In the present study we used a MMN paradigm designed specifically to eliminate a problem inherent in many of the previous imaging studies of the MMN (Celsis et al., 1999; Opitz et al., 1999; Wible et al., 2001; Müller et al., 2002; Sevostianov et al., 2002; Liebenthal et al., 2003). In these studies, all of which employed frequency deviants, activations elicited by blocks of stimulation comprising both standard and deviant tones were compared with activations elicited by blocks of stimulation in which only the standard tone was presented. Any differences in observed patterns of activations resulting from these two conditions were interpreted as reflecting MMN-related activity. However, due to the tonotopic organization of primary and secondary auditory cortices (Merzinich and Brugge, 1973; Kaas and Hackett, 1998; Schonwiesner et al., 2002), the reported differences in activations might well be explained by differences in the sensory stimulation given during oddball and control blocks. That is, in the oddball (standard and deviant) blocks of these studies, two tones of different frequencies are presented and thus two distinct regions of tonotopic auditory cortex will necessarily be activated, resulting in a larger overall area of activation. On the other hand, in the control condition, only the standard tone is presented and as such only one tonotopic region is activated. Thus, in the control condition, one class of generators would be activated (i.e. those associated with the specific frequency of the standard), whereas in the oddball condition, three classes of generators are putatively activated; those associated with the frequency of the standard, those associated with the frequency of the deviant and those associated with the MMN. Problematically, there is no way to precisely determine the extent to which the additional activations of the oddball condition are due to frequency specific activation associated with the deviant versus activation associated with the MMN. Similar considerations apply to event-related fMRI designs, in that the standard will elicit activity associated with its frequency and the deviant will elicit activity associated with its frequency as well as activity associated with the MMN (Opitz et al., 2002; Doeller et al., 2003).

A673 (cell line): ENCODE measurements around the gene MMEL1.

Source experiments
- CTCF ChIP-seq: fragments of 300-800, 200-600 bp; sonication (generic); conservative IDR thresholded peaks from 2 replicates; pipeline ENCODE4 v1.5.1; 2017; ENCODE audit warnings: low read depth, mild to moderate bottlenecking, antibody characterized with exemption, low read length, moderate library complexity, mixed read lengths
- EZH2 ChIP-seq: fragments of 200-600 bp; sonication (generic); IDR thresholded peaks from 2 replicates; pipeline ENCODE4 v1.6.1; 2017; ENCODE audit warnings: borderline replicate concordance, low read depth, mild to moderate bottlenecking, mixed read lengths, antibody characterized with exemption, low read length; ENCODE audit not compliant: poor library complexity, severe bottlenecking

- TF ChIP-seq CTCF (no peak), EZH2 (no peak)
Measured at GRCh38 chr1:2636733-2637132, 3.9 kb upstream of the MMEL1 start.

We have surmounted this problem in the present design by using a sequencing technique that equates for stimulus energies across both MMN and control blocks. Using this modified design, we show that separable neural circuits within auditory cortices underlie the MMN to frequency change and duration change. Further, our data strongly suggest that the neural circuitry activated by the duration-MMN and subsequent processing, recorded while subjects ignore auditory stimulation and watch a silent video, engages much of the neural circuitry activated by active processing of temporal information, as seen in unrelated studies on temporal processing (Schubotz and von Cramon, 2001; Macar et al., 2002; Lewis and Miall, 2003; Coull et al., 2004).

Materials and Methods

Subjects

Twenty subjects participated (age 27 ± 8, 14 female). All were right-handed and neurologically normal. Subjects provided written, informed consent according to institutional guidelines, and were paid for their participation. The Institutional Review Board of the Nathan Kline Institute approved all procedures.

Stimuli

Tones differing in frequency or duration served as stimuli. The stimuli were presented at a comfortable listening level that was clearly audible above the MRI scanner noise; intensity level was adjusted on an individual subject basis (∼90 dB). Tone 1 was a 500 Hz tone of 100 ms duration, tone 2 was a 400 Hz tone of 100 ms duration and tone 3 was a 500 Hz tone of 50 ms duration.